• Sprints and hackfests.
  • Communities Assemblies and board meetings.
  • International events.
  • Internal meetings:
    • General Assembly and Board meetings.
    • Other internal meetings.
  • Interviews.
  • Video and audio conferences. Streamming.

As explained in the Organization section, there should be a comitte that takes care of coordinating the activities so they make sure that there is a variety of them in terms of goals, participants and achievements. This Activities Coordination Group will make also sure that the activities schedule satisfy both, current project members and local agents.

It is desired that every member celebrates in the project facilities at least one activity every year. A good goal could be to celebrate every member annual event each three or four years, so they make sure a relevant one takes place at least once a year. 

It is a good practice not just to generate local critic mass but also to ensure that the project is attractive enough in terms of sponsorship.

Monday, February 27, 2012

Building innovation nodes through Free Software Communities (VI): organization

Please consider reading previous post of the Building innovation nodes through Free Software Communities  series:

This project must have a legal entity that support the activity it will generate. That legal entity must be as flexible as possible. In Spain, for example, it would probably be an Association formed initially by legalized Local Free Software Communities (LFSC). When new ones get a minimum state of maturity, they will be invited to join the association as members.

Each Association would name a representative for this project. The Association's Assembly then will be formed by representatives of every legal LFSC involved. They would elect a Board, that initially, it would be formed by a President, a Vice-president, a Treasurer and a Secretary.

This Association will represent the project from a legal, economic and "political" point of view. Its basic role is to coordinate efforts and to make the project sustainable, keeping the independence of every member.

The Assembly would organize itself in groups taking care of different tasks. Several groups should be created:
  1. Activities coordination group: All the activities, schedule and organization details will be coordinated y this group. The schedule is should be presented to the Board for approval and every year, a report should be made to the General Assembly.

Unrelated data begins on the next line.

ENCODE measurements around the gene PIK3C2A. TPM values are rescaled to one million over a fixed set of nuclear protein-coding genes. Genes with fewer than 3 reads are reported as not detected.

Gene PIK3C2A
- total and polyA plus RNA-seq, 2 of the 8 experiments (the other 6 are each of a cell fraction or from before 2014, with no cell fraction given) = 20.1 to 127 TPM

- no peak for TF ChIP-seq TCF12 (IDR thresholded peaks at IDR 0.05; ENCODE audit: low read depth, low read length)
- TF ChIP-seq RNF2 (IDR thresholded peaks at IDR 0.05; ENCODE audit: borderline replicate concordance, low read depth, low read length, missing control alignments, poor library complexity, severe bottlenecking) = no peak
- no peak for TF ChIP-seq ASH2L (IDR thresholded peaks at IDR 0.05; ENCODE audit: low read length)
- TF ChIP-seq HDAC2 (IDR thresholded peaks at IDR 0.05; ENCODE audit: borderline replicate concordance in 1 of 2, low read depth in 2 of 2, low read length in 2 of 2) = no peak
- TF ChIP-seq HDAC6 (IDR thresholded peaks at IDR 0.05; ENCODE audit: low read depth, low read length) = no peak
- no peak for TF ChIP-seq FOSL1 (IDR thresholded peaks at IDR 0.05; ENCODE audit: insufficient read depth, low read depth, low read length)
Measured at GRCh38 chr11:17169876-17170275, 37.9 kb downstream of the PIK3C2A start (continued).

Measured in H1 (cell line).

2. Sustainability group: this group will take care of the sustainability of the project, specially the economic side.
  3. I recommend to organize another two groups. One specialized in promo actions and another one that help the Board in dealing with administrative tasks, taxes, etc.

Sponsors and local entities should be invited to join these working groups so they become part of the project building relations with Local Free Software Communities.

Friday, February 24, 2012

Study of Spanish Internet users habits

The Association of Communication Media Research (AIMC) from Spain has published its annual study, based on questionnaires. This year (2011) almost 35 thousand people has participated.

This annual survey is the most relevant in Spain. This is its 14th edition. It tries to analyze Internet users habits, specially related to media. The first part of the survey deals with basic questions related with time spent in Internet, tools used, connectivity, SO, browser, frequently used services, etc.

As every year, many conclusions might be taken from this survey. I want to point here some interesting ones:
  • The percentage of users that connect to Internet through a Linux based system has grown from 3.3% up to 3.6% last year due to the irruption in the survey of Android (0.7%).
  • Microsoft market has gone from 86.1% to 86% during last year.
  • Mozilla Firefox has drop from 36.6% to 31.6% but this year is the number one browser in Spain. IE is second with 30.1% and Chrome third with 29% Chrome is growing fast.
  • Android is the leading mobile OS (40.5%) followed by iOS (22.4%), Symbian (11.5%) and Blackberry (11.3%). 6.3% admits that do not know what OS is shipped in his/her mobile phone.